vakibs Profile picture
15 Sep, 5 tweets, 2 min read
Population is not at all the problem. This is a Malthusian (i.e, racist) trope internalized by Indians. India’s population density is comparable to Europe.

While Europe has the legacy of centuries of protected and native urbanism, India bears the weight of colonial destruction.
By colonial destruction, I mean not only the British but also the Turkish imperialists. We forget that the second largest city in the world 500 years ago was Vijayanagara, which was completely wiped out by a genocidal massacre. Similar destructions happened all over North India.
The impact of the British Raj on India’s urbanism and civic infrastructure was brutal. For anyone interested to learn more, I recommend the book by Mike Davies “Planet of Slums”.
Here is the list of countries by real population density (i.e, amount of arable agricultural land available per person). We can see India is clearly similar to Europe. What’s more? India has 2 sowing seasons (sometimes even 3) while Europe has only 1 per year.

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More from @vakibs

12 Sep
In this thread, I will translate the names of different western religions into Telugu (into Sanskrit, so other Indians can comment) based on their native etymological meanings.

Thanks to @exC_Esther who inspired this with her threads on the meanings behind “Jesus” and “Christ”.
To start off, “Christianity” which comes from “Christ” meaning “anointed person” (via Greek translation of Hebrew “Messiah”). Thanks to @mprafulprabhu who suggested “abhishikta” अभिषिक्त for this.

Christianity can be translated as “Ābhishiktam” आभिषिक्तम् ఆభిషిక్తం ఆభిషిక్తమతము.
“Christian” as follower of Christ can be translated with the same Taddhita derivation “Ābhishikta” आभिषिक्त ఆభిషిక్తుడు/ఆభిషిక్తులు.

Other compound words can be easily created “Follower of Christ” Abhishiktānuyāin अभिषिक्तानुयायिन् అభిషిక్తానుయాయిడు and so on.
Read 10 tweets
12 Sep
Interesting thread. But I think I am more of an optimist than Śrīkānta. There is also a greater study of the various Śāstras and Hindu value systems happening now. Such people might be a minority, but their numbers have increased. Digital tech also increased the means to do this.
I think political Hinduness is just a phase, a kind of an awakening by the global discourse, which is decisively Hinduphobic. People get annoyed and agitate for a bit. In a previous era, they would have suffered quietly. But not in a rising economy and with democratized media.
I think the importance of political Hinduness is overblown. It is the deeper awakening that is necessary for anybody to make a longer term impact. For this, a systematic practice (Sādhana) and dedication are a must. I think the number of people able to do this has increased now.
Read 6 tweets
11 Aug
Varna has a meaning only in the context of Yajña, that is collective consciousness and voluntary sharing at the societal and universal level. It is exactly the opposite of individualism. It cannot exist cannot be defined in isolation. Varna implies harmony and mutual cooperation.
There are 4 Varnas as there are 4 Purushārthas. Each Varna is focused on the attainment of one of the Purushārthas. By cooperating as a society, we achieve all of them. This is why it is impossible to separate Varna from the fundamental tenets and ideals of Indian philosophy.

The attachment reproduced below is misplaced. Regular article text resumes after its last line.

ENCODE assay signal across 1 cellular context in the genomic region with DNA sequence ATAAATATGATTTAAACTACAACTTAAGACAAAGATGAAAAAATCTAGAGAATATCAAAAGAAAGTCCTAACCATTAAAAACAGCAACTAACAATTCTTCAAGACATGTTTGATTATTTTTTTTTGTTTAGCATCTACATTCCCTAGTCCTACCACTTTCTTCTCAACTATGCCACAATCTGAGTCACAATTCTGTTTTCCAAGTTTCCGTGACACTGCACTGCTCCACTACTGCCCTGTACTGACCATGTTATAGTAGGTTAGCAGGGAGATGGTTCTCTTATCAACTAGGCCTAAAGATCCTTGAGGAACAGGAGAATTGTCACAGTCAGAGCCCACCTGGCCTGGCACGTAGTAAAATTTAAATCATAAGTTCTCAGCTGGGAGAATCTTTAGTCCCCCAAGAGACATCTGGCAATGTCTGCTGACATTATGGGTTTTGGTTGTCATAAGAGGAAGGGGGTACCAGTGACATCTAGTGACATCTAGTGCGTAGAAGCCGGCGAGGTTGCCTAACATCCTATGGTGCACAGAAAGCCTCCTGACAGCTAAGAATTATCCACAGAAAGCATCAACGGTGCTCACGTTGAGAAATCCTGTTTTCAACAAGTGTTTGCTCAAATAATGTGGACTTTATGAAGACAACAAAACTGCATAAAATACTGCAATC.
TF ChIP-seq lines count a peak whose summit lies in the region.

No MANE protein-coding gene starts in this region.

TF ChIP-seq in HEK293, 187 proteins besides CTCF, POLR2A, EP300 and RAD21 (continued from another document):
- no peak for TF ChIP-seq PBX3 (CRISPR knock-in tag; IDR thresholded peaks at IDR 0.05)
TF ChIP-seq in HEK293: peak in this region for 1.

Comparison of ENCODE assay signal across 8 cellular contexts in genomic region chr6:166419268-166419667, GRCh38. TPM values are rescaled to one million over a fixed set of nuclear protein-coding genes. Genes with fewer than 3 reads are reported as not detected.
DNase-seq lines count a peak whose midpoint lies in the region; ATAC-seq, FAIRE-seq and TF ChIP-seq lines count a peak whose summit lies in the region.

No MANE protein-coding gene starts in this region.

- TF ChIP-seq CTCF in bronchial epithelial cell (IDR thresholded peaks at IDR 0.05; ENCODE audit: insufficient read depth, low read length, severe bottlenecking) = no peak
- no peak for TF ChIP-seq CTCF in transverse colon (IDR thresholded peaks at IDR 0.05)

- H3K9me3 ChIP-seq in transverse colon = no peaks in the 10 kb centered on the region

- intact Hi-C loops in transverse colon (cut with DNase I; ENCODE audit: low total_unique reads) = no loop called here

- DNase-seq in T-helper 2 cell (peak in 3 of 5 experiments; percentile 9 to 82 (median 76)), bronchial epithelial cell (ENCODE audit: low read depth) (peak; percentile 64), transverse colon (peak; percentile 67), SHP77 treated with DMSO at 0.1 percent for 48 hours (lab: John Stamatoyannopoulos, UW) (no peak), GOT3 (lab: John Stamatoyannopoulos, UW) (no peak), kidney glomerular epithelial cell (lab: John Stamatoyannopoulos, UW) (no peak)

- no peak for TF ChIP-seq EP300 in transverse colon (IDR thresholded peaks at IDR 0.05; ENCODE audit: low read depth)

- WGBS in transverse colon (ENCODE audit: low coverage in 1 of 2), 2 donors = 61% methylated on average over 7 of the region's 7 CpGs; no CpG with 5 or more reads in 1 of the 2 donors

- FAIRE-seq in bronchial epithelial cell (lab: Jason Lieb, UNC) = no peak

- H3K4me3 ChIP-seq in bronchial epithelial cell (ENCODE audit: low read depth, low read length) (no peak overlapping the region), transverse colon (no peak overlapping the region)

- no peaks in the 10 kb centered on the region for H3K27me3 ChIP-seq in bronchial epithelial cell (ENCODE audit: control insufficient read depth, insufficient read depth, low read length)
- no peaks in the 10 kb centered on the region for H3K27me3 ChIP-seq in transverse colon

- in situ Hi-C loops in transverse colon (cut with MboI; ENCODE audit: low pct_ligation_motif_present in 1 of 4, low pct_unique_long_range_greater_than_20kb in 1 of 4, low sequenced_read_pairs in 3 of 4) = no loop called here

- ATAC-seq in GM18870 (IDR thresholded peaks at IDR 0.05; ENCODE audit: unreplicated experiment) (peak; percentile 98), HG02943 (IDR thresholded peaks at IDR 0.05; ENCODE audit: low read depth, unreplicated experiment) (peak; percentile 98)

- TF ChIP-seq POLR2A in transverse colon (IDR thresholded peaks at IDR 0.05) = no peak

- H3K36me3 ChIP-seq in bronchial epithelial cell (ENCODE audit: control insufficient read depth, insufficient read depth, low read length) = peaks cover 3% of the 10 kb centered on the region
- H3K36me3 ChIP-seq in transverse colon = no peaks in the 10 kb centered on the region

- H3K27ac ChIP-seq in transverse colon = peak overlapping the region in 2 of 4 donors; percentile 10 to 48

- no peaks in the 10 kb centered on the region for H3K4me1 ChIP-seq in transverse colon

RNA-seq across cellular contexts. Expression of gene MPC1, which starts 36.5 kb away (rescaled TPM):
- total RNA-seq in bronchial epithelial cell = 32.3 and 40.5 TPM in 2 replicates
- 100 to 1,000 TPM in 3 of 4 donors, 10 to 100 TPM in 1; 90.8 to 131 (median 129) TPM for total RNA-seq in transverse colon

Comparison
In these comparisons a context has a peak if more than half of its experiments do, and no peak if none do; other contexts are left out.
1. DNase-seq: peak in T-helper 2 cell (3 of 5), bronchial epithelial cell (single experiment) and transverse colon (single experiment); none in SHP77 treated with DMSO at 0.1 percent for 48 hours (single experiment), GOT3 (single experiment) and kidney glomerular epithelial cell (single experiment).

If the Jātis are defined in isolation, it is a recipe for the breaking up of society, a voiding of the social contract that kept them together at the level of shared consciousness. Hence, it is Adharmic. We must get rid of this system “caste” imposed on us by the colonialists.
Read 8 tweets
9 Aug
The injustice is that Indian judiciary seeks “essential practices”for defining Hindu traditions and refuses to give the status of “denominations” to various Sampradāyas.

In reality, Hinduism is exactly the opposite. All its Sampradāyas are distinct and respected by each other.
This misunderstanding about Hinduism in the Indian law is intentional, and stems from the colonialist agenda of rebuilding India under the covenant of the Bible.

This injustice cannot be corrected until India’s constitution is rewritten with the primary copy in Indian languages.
It is absurd that we are forced to explain what Sampradāyas are, what Dharma is, what Yajña is.. and so on to an entity which refuses to conduct its proceedings in any language except English. How does English have the equivalents for Indic terms and traditions? It doesn’t.
Read 4 tweets
8 Aug
All of our minstrels, acrobats, bards, musicians and dancers are reduced to the dust and the heat of the street, motor vehicles rushing by and nobody listening to their song.

These people made our memories and thus our identity. Without them, we don’t exist as a people.
We need a strategy to survive as a civilization. The key to this are these communities of Bhikshā vRtti भिक्षावृत्ति who are traditionally recognized and patronized in our villages.

They are made non-existent by centuries of colonial assault, which warped our sensibilities.
Read 5 tweets
2 Aug
The EU countries have a functional decentralized judiciary that effectively and rapidly resolves disputes and ensures the writ of law. So they can have massive language overhead at the top and deliberate on the tricky cases.

In India, we only have the pretense of Justice.
Until the judiciary is decolonized and forced into Indian languages, we cannot reform our country. Forget about developing a state superstructure in Jambūdvīpa. The English case law is a serious liability. The Judiciary is the most colonized institution in India.
The alternatives are staring at us in the face. Historically and traditionally, we had decentralized and democratized dispute resolution systems - the Panchāyats. We must revive them. We must ban the use of English in courts. The judicial College must be junked.
Read 5 tweets

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